Snyder, T., Shaw, E., Mueller, A., Stoeckel, E., Strom, A., VanDerVeeken, T., Swensen, T., Exercise and Sport Sciences, Ithaca College, Ithaca NY
Purpose and Methods: Extending the work of Burgomaster and Gibala, we compared the effects of four weeks of plyometric and endurance training on various indices of aerobic and anaerobic performance in 29 active college age males and females (19.4 ± 1.8 years and 69.9 ± 13.8 kg), who were assigned to a plyometric (6 males and 9 females) or endurance training group (6 males and 8 females). Endurance training consisted of 30 min of cycling at a heart rate corresponding to 75% of VO2 max; plyometric training consisted of various jumps and lunges, yielding 120 foot to ground touches. Both groups trained 30 min.d-1, 3 d.wk-1 for four weeks; workouts were preceded and followed by a warm-up and cool down. Cycle VO2 max, 2-mile cycling time trial (TT) performance, and Wingate 30 s peak (PPO) and mean power output (MPO) were assessed before and after training. Data were compared with a repeated measures ANOVA. Results: Mean (SD) for dependent variables and % change are shown. * indicates significant changes across time. There were no differences between groups before and after training for any variable. Even though the magnitude of change for each variable was larger with cycle training, plyometric training did improve VO2 max by 7.1%, and PPO and MPO by 11 and 12%, respectively. Further, the 3.4% change in TT performance following plyometric training was nearly significant (p=0.063). Conclusion: Plyometric training is an effective means by which to enhance indices of aerobic and anaerobic fitness.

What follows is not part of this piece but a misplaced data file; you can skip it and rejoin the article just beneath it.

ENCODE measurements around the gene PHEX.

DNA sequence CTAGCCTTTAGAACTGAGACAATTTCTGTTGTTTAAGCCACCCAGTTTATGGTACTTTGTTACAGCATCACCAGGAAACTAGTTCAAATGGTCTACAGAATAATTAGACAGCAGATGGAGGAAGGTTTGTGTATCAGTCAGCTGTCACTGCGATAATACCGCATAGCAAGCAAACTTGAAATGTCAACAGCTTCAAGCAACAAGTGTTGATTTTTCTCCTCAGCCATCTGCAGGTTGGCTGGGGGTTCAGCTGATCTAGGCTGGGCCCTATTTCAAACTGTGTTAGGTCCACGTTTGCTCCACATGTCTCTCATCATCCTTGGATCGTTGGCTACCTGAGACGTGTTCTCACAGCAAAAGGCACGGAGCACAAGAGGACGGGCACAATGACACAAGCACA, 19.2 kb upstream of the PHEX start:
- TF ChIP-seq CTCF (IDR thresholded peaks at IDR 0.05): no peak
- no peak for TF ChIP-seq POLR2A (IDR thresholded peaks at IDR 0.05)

This project was funded by Ithaca College.
Snyder, T.; Shaw, E.; Mueller, A.; Stoeckel, E.; Strom, A.; VanDerVeeken, T.; and Swensen, T.
"Effects Of Plyometric and Endurance Training on Aerobic and Anaerobic Power.,"
International Journal of Exercise Science: Conference Proceedings: Vol. 9
, Article 75.
Available at: http://digitalcommons.wku.edu/ijesab/vol9/iss2/75